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Are Politically Connected Firms More Likely to Export?

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  • Yu Ri KIM
  • TODO Yasuyuki

Abstract

Political connection may facilitate firms' exporting activities particularly in developing countries, because politically connected firms may be more likely to receive informational and financial support, allowing them to overcome barriers to export. We test this hypothesis using a unique, firm-level dataset from traditional apparel and textile clusters in the Red River Delta Region in Northern Vietnam. We find that political connection of certain types increases the chance of receiving valuable information or financial support from the government. Moreover, those firms which have access to information from the government have higher chances of being direct exporters. However, firms which receive financial support from the government are not necessarily engaged in exporting activities. Although politically connected firms are more willing to export, they do not necessarily engage in more exporting activities than firms without such connections. These results suggest that the misallocation of information and financial resources to politically connected but insufficiently productive firms leads to a failure in the promotion of exporting activities. In contrast, political connection increases the chance of importing materials and parts, possibly because high productivity is necessary for exporting, but not importing.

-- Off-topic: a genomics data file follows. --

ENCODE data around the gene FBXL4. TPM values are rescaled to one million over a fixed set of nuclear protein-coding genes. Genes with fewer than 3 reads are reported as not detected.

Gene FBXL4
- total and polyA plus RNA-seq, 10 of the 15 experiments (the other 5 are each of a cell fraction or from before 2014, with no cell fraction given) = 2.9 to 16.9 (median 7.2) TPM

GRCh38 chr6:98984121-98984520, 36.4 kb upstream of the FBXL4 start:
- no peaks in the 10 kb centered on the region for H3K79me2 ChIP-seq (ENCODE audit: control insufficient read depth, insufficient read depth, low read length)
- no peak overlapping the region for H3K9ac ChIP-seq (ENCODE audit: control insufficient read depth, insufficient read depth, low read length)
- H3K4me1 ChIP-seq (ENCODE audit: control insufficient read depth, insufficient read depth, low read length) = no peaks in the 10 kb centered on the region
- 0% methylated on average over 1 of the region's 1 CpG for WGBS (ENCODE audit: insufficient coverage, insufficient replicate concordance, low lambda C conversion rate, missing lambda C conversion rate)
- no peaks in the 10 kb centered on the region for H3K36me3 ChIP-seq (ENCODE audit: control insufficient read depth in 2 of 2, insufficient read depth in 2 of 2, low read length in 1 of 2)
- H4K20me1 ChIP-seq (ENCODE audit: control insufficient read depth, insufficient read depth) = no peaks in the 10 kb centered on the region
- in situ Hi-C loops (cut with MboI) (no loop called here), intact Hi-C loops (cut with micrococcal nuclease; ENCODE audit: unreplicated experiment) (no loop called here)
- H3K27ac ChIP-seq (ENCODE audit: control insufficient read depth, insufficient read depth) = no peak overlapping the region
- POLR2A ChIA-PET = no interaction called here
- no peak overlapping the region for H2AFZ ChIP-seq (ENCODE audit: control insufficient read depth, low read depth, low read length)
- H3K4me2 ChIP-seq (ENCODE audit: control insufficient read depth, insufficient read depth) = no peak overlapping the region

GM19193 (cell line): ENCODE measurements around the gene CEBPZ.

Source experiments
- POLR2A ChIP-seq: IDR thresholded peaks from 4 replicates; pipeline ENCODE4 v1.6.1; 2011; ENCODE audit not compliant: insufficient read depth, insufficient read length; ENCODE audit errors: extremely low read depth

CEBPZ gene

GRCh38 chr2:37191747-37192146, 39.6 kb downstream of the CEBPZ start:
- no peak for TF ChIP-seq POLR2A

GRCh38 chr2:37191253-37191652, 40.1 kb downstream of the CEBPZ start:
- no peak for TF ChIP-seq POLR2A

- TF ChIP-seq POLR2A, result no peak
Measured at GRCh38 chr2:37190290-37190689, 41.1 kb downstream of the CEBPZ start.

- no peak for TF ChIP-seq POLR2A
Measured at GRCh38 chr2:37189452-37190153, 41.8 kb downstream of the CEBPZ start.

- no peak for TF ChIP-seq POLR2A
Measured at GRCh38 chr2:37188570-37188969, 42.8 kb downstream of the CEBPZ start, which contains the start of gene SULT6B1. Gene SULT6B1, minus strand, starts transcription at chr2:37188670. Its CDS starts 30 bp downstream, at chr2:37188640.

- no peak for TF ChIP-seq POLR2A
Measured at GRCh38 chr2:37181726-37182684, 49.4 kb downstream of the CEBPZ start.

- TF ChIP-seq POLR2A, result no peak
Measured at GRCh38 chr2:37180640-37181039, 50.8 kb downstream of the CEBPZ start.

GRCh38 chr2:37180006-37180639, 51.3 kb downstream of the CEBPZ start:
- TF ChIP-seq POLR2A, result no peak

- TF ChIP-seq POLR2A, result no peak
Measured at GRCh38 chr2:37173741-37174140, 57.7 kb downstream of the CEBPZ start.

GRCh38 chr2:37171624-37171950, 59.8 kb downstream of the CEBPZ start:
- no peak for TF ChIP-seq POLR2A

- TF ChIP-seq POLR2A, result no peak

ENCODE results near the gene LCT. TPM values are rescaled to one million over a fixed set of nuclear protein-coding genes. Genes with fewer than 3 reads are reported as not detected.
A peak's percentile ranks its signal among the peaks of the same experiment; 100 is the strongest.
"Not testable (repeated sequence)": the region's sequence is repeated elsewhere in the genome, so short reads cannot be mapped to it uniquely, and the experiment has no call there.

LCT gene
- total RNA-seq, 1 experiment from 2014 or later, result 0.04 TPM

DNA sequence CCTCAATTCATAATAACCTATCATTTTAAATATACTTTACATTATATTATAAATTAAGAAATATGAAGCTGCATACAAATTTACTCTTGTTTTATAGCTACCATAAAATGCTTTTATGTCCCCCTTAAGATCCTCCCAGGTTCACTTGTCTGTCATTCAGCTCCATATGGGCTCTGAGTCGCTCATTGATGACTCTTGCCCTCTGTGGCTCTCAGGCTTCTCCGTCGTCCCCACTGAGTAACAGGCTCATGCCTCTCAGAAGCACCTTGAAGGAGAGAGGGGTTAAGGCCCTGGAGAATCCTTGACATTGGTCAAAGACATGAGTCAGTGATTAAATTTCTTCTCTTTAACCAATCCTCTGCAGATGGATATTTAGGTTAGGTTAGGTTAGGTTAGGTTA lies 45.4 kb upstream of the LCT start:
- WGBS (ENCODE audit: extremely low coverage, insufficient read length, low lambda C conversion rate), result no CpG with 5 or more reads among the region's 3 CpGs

Suggested Citation

  • Yu Ri KIM & TODO Yasuyuki, 2019. "Are Politically Connected Firms More Likely to Export?," Discussion papers 19049, Research Institute of Economy, Trade and Industry (RIETI).
  • Handle: RePEc:eti:dpaper:19049
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